As part of the study, water quality is checked for nutrients every four to eight weeks at two dozen sites along a 70-mile stretch of the river from the Hasty bridge to Rush, Driver said. A visual assessment for algae is made for about 500 meters of the river at 12 of those testing sites. A detailed survey is done in areas when filamentous algae is present.
"It's not a perfect snapshot," Driver said. "It gives us a representation of the spatial extent of the algae. This is just kind of one snapshot, one avenue, one piece of the puzzle. There's lots of work to be done."
He said suspected causes of algae blooms include heat, excessive sunlight, low-flow hydrology and nutrients in the water. Nutrients include elements such as nitrogen and phosphorus.
"The watershed in general has lots of different nutrient sources, from agriculture, humans -- there's septics, there's chicken houses, there's pasture, there's hayfields that get fertilized," Driver said.
He said the area's karst terrain could allow nutrients to enter the river from underground sources such as sinkholes, caves and springs.
Hodges said algae provides food for fish.
"We have fish that just feed on algae," he said. "There's always algae present all year long. It's always there, but sometimes conditions are perfect for a bloom to occur. At this point, we're still trying to figure out what the main cause is."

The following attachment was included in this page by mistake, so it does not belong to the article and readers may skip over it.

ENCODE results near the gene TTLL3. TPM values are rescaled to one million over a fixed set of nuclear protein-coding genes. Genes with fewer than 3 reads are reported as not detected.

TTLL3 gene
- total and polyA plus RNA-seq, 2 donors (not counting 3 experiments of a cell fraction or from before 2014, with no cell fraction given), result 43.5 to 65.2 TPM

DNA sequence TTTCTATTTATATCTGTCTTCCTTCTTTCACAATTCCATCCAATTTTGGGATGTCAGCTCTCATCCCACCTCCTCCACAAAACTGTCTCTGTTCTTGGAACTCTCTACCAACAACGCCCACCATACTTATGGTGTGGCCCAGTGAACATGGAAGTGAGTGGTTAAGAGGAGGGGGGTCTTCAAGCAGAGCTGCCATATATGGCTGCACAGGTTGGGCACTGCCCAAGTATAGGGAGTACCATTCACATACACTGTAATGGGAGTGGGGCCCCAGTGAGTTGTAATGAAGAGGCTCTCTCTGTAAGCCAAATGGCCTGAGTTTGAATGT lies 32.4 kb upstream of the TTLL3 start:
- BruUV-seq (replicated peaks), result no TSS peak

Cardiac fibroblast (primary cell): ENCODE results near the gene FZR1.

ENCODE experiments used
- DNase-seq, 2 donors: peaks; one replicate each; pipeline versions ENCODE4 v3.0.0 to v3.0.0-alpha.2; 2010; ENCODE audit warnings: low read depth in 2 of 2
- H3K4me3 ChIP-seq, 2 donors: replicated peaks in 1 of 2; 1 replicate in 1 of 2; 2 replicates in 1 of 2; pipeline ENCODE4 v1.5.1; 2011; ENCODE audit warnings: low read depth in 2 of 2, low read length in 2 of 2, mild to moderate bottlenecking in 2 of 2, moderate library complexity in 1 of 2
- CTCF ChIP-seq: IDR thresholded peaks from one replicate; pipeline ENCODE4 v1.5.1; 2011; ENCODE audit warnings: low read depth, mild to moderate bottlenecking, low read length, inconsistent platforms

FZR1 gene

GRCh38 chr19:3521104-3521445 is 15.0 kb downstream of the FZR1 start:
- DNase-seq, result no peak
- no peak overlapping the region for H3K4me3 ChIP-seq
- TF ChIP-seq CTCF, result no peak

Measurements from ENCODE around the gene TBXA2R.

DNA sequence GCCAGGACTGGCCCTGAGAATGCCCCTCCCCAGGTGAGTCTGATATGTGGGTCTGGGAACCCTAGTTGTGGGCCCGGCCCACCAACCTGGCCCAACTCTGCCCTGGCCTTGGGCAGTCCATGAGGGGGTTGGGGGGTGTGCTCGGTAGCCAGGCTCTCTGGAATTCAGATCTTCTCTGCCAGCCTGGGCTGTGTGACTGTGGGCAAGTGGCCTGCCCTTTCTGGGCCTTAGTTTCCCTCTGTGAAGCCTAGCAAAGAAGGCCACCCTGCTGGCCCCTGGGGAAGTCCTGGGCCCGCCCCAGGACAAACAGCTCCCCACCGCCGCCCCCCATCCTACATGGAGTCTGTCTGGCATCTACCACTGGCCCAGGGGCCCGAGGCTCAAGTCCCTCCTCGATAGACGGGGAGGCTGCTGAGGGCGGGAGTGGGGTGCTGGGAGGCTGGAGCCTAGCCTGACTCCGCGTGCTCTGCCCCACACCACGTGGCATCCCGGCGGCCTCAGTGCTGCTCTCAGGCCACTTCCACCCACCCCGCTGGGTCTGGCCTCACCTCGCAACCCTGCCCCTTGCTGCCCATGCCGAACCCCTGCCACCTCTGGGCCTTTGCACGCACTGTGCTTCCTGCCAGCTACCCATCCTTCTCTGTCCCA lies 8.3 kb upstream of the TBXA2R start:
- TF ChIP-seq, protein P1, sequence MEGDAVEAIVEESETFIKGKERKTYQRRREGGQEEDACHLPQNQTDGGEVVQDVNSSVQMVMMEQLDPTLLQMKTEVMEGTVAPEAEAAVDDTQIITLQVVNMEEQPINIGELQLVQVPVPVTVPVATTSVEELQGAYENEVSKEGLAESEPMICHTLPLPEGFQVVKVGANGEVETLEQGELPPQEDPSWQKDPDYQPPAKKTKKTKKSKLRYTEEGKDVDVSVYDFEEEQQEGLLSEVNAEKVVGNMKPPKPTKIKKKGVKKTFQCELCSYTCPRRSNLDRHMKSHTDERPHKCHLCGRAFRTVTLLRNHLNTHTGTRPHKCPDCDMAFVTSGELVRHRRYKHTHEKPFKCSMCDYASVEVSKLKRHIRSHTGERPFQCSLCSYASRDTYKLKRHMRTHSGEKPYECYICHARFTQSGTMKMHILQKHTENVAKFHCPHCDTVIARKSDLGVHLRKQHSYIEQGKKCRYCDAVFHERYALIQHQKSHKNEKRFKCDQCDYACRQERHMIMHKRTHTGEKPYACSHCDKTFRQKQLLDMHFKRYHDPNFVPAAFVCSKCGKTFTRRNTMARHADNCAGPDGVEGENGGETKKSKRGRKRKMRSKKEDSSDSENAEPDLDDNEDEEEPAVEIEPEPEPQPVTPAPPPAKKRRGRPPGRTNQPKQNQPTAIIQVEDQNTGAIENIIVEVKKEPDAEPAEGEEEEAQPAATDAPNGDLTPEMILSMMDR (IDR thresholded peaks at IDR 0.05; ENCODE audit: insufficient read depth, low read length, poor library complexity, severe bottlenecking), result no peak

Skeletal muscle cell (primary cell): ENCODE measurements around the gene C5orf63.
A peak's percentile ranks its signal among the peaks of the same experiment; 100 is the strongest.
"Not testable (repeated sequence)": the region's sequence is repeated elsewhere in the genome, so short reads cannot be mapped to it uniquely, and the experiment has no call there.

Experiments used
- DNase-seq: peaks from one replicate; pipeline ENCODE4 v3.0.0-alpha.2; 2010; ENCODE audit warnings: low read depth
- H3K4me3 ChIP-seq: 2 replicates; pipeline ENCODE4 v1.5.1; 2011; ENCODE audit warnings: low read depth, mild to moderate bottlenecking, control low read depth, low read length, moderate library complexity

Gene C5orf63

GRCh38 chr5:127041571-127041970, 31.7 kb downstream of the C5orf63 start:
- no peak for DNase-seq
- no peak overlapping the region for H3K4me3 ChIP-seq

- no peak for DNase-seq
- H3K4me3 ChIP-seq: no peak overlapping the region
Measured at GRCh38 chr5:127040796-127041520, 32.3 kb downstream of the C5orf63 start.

In general, the Buffalo River is considered a very low-nutrient watershed, Driver said.
"The Buffalo is pristine," he said. "That's one of the reasons it's a national park. Water quality historically has been very, very good. It's still considered a very low-nutrient system."
Driver said there's no real rule for what constitutes too much algae, and algae is more common in lakes than rivers.
After a public survey in 2012, West Virginia ecologists decided that 40% filamentous algae coverage of a streambed -- regardless of the bloom length -- is the point at which algae is interfering with the recreational use of the stream.
"We currently don't have that definition in place," Driver said of Arkansas.
Last week, during a survey of the Buffalo River, ecologists found less than 10% algae coverage at some of the 12 testing sites, Driver said. At other sites, algae covered more of the riverbed, but specific estimates of coverage hadn't been analyzed as of Friday.
"What we're seeing right now I wouldn't consider out of the ordinary, but the summer isn't over yet," Driver said.
He said the algae was generally more dense on the lower Buffalo River, where it's wider and more shallow, with some deep pools.
"Based on our experience, algae is typically more prevalent in the lower part of the river, downstream of Tyler Bend," he said.
Driver said he saw some filamentous algae that had grown to the extent that it was forming mats on top of the water.
"I didn't see any huge mats," he said. "I saw a couple of places along the edge of the river where the algae was starting to accumulate on the surface."
Driver said the current phase of the nutrient water-quality study is winding down, and they are exploring ways to continue the research.
While the water study has been underway for 4.5 years, Driver said more time is needed to gather data and explore relative trends.
Spirogyra is mostly a nuisance, but other algae is classified as harmful.